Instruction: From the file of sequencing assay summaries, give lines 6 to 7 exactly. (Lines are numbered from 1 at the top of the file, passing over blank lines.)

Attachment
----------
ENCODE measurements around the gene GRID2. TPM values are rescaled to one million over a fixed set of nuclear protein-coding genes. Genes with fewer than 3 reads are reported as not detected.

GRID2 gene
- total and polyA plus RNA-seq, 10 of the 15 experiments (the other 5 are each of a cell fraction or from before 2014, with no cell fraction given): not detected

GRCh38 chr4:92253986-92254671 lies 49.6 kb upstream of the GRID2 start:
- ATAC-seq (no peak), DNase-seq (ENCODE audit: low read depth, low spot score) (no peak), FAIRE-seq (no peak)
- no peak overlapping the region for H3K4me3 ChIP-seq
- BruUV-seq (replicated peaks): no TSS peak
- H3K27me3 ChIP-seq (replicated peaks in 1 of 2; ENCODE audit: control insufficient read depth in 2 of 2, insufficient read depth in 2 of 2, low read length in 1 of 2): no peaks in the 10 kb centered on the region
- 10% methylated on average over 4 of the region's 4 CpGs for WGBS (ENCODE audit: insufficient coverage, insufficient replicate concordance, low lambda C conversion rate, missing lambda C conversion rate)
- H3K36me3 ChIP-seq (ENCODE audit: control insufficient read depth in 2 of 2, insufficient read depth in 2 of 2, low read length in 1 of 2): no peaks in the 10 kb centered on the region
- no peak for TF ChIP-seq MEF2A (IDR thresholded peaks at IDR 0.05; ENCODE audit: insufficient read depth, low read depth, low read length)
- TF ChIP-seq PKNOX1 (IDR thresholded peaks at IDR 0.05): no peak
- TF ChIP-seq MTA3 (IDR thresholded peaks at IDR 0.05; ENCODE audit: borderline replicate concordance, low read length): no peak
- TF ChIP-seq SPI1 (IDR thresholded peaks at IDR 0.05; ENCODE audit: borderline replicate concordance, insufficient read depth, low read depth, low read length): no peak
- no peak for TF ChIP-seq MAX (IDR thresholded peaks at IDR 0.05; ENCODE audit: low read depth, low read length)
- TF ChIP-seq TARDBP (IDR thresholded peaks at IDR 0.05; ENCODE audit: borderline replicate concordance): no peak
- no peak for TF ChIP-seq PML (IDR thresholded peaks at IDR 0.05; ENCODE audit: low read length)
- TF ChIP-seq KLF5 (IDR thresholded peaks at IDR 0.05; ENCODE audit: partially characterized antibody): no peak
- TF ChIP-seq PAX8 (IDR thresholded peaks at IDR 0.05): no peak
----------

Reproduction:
- no peak overlapping the region for H3K4me3 ChIP-seq
- BruUV-seq (replicated peaks): no TSS peak